Saturday evening at Kennedy Center’s Millennium Stage, the band performed songs drawn from its self-titled full-length LP and recent EP “What a Pleasure.” Both discs have received modest acclaim from bloggers, but Beach Fossils is still a band with a decidedly culty following, so the high turnout might have had more to do with the venue’s chill air than the band’s buzz. The smattering of faithful fans that turned up had to jockey for seating with field-tripping students and tuckered-out tourists who were curious about the concert, but also looking for a break from the sun.
They are a good band to cool down with, though. The group’s music, written by lead singer/guitarist Dustin Payseur, brims with breezy, nostalgia-soaked melodies. The songs take their cues from the tender titans of the ’80s underground — classic wimp-rockers like the Chills, the Cure and the Feelies, who weren’t afraid to coif their hair, cuff their sleeves and sing songs about their girlfriends or lack thereof. Like those groups, Beach Fossils borrow the stripped-down structures of ’60s garage rock, but jettison emotional upheaval in favor of soothing vibes. The track list on the band’s debut LP — with titles like “Lazy Day,” “Window View” and “Youth” — reads a bit like a Sandals resort brochure.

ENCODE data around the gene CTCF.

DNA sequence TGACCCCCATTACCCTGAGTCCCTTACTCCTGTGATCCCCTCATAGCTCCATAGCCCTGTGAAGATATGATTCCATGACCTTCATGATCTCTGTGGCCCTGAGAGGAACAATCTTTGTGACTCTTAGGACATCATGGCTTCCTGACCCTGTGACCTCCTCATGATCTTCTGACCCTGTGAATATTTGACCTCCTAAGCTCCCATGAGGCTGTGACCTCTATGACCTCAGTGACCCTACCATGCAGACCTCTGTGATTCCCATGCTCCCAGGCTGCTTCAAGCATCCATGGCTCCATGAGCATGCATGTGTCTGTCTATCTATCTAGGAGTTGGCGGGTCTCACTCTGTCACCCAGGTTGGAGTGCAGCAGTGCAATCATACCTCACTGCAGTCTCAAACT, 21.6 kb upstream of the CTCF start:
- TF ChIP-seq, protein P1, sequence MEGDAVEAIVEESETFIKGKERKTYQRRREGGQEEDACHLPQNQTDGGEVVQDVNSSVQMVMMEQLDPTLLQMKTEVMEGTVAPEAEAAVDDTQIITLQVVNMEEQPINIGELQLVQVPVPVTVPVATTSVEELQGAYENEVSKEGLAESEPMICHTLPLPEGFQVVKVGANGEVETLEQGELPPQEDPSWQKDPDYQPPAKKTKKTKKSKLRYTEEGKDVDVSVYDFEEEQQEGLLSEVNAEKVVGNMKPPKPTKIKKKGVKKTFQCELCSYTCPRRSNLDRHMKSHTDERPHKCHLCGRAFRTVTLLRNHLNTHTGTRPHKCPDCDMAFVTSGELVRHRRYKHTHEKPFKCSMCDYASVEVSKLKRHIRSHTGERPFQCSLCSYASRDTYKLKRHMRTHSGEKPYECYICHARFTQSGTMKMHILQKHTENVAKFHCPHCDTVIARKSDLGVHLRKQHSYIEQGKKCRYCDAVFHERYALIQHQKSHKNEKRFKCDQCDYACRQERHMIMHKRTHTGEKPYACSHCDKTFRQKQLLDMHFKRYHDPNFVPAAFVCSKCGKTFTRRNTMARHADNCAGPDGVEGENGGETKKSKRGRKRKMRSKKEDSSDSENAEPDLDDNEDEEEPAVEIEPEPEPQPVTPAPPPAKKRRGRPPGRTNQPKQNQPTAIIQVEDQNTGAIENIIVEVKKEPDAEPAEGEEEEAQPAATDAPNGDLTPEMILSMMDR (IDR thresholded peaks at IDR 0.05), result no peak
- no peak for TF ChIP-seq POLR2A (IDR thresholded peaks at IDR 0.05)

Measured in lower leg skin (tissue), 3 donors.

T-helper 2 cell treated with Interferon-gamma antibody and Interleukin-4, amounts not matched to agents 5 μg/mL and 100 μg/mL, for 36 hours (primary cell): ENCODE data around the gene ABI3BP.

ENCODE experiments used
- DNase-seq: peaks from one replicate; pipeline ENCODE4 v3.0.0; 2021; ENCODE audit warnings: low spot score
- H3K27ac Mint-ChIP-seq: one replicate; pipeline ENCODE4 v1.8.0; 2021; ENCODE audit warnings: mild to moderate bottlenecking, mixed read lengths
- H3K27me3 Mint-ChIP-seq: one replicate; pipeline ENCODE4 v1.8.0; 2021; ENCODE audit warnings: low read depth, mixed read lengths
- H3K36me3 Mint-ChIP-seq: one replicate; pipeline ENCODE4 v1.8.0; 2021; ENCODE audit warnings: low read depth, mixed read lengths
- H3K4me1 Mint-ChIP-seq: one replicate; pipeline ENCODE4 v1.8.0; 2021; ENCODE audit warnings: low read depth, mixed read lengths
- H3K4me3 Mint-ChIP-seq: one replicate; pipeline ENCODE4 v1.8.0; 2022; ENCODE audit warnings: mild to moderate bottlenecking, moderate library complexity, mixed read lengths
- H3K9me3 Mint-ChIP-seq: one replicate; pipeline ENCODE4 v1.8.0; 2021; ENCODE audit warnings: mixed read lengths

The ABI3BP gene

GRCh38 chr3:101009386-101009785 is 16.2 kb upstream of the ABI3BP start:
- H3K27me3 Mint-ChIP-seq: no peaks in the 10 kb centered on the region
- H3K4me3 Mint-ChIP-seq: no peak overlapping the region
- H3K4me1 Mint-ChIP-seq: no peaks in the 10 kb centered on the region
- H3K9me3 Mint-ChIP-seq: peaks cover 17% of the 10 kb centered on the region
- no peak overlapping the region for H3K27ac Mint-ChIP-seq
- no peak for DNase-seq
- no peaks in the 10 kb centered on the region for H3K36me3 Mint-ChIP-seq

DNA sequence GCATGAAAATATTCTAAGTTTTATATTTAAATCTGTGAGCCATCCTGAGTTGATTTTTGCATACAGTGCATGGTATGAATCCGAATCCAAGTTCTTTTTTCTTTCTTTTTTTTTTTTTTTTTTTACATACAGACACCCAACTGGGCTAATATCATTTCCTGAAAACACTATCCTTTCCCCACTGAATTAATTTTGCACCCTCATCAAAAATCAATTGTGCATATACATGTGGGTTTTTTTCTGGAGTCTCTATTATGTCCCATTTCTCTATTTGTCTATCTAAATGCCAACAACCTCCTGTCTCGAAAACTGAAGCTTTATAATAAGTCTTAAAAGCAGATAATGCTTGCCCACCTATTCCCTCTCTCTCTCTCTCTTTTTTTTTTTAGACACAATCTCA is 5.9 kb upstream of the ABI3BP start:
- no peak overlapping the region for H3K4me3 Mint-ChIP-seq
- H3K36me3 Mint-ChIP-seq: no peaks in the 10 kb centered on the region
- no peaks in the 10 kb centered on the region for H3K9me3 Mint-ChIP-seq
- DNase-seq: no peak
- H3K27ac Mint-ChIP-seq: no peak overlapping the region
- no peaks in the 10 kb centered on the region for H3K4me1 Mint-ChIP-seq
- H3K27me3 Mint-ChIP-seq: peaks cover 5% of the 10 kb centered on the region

Payseur and his bandmates gently bopped around the stage, trancing out during reverb-frosted guitar breakdowns. Sometimes, things were a little too mellow: At least one audience member began to doze off as the band felt its way through a stretch of mid-tempo ballads. Finally, uring “Vacation” — one of Beach Fossils’ more up-tempo numbers — a single grinning fan jumped out of his chair to dance. More followed. Two minutes later, the front of the stage was crowded with 20-somethings, college kids and couples.
“Extra thanks to this guy,” said Payseur, pointing to the first person who tumbled down the aisle. “You are awesome for doing that.”